Car Choice: Commuting? Perhaps it's time to think outside the hatch

Jennifer Arkell's first car, a Fiat Seicento, was written off after an accident. She wants a replacement that is a bit larger, but in an equally low insurance bracket. Jennifer, 27, has £4,000 to spend, though she could stretch this to £5,000 for the right car. She wants decent back-seat space for occasional passengers. She covers about 5,000 to 6,000 miles a year, mostly commuting, with a few motorway trips.

A car for the head

The Fiat Seicento is OK as a starter car, but leaves a lot to be desired as a daily hatchback, and the rear accommodation is marginal. We can do much better for Jennifer and all within £4,000. All she needs to agree to is a four door, which always makes life a lot easier if you plan on having some friends along for the ride. Indeed the Kia Picanto, which we have also recommended recently, was designed with passengers in mind, having larger wider opening doors. It's great value, cheap to run, and feels a lot more grown up than the Fiat. You could easily get a 2006 model for £4,000, which may still have some of the manufacturer's warranty left. Alternatively, if Jennifer wants to stick with the Fiat brand, the Panda would be an obvious choice. Depending on the model that Jennifer buys, there should be plenty of room in the back for two large adults, plus a decent boot space. Basic Active models have a fixed rear seat, but the better ones, Dynamic upwards, will split-fold, slide, and even recline. A 1.1 or 1.2 engine should be enough, even on the motorway. A 50mpg average is possible and £4,000 should get you a 2005 top-specification Eleganza with around 27,000 miles on the clock.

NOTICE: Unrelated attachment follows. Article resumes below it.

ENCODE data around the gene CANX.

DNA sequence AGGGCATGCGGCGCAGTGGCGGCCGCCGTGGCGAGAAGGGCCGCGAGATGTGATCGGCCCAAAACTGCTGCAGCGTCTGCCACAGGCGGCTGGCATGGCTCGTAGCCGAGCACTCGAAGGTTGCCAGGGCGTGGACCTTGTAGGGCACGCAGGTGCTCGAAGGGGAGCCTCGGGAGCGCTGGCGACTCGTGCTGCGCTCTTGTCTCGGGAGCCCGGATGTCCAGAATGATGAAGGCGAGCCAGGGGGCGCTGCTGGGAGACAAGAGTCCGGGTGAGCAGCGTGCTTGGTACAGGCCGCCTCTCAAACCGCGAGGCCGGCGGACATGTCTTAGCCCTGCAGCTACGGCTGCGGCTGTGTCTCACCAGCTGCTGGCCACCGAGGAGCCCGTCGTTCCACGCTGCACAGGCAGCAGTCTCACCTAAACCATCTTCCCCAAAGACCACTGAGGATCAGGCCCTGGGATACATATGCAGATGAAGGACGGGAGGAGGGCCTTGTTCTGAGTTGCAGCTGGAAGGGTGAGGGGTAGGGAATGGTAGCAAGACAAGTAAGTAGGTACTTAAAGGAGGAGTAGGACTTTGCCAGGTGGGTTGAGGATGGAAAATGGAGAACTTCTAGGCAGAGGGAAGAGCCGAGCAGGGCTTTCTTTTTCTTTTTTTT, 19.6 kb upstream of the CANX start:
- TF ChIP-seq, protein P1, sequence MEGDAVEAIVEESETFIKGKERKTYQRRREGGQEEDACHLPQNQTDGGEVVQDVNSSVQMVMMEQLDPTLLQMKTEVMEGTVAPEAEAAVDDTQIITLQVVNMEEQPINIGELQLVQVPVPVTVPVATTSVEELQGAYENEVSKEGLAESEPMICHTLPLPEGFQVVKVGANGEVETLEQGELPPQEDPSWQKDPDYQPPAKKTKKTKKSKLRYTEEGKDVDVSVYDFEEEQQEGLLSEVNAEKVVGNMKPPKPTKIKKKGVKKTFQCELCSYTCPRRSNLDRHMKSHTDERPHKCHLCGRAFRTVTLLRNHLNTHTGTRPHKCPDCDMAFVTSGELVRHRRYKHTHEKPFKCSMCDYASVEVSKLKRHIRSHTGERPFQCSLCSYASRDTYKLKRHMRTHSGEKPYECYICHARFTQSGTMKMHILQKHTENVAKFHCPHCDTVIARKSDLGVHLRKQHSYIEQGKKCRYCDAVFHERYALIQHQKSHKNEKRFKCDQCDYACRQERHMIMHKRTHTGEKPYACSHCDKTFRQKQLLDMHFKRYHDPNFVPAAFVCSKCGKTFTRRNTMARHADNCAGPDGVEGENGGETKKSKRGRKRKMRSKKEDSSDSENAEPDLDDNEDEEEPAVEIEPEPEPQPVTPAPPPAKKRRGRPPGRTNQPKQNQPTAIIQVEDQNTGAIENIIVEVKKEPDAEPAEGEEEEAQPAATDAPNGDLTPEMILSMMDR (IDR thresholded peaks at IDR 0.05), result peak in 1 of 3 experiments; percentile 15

A car for the heart

One of the very best and most underrated small hatchbacks is the Mazda 2. It's actually big enough for a small family so Jennifer should find it very spacious and, as it is a Mazda, very reliable. It is based on a Ford Fiesta but is actually much more practical than that model. Inside, there's bags of usable space for everyone with tons of head and legroom both front and rear. It is actually possible because of the clever design to get three adults in the rear in some degree of comfort. Up front, Jennifer will find that the layout of the dashboard and the high-set driving position will mean she enjoys a relaxed and easy time either around town or on those rare motorway trips. The basic S will be the cheapest to run and insure and will only have remote locking and stereo buttons on the steering wheel as the most notable options. The smallest 1.25 petrol will return almost 45mpg and be slow, but still interesting to drive. I found a 2004 1.25 S in the classified ads with just 17,000 miles for £4,190. It was at a dealer, so it had a warranty back-up, and even came with air conditioning, quite rare on the base model.

Looking to buy?

Please write to Car Choice, Features, Independent on Sunday, 2 Derry Street, London W8 5HF or email James Ruppert at, giving your age, address and phone number, details of the type of vehicle in which you are interested and your budget.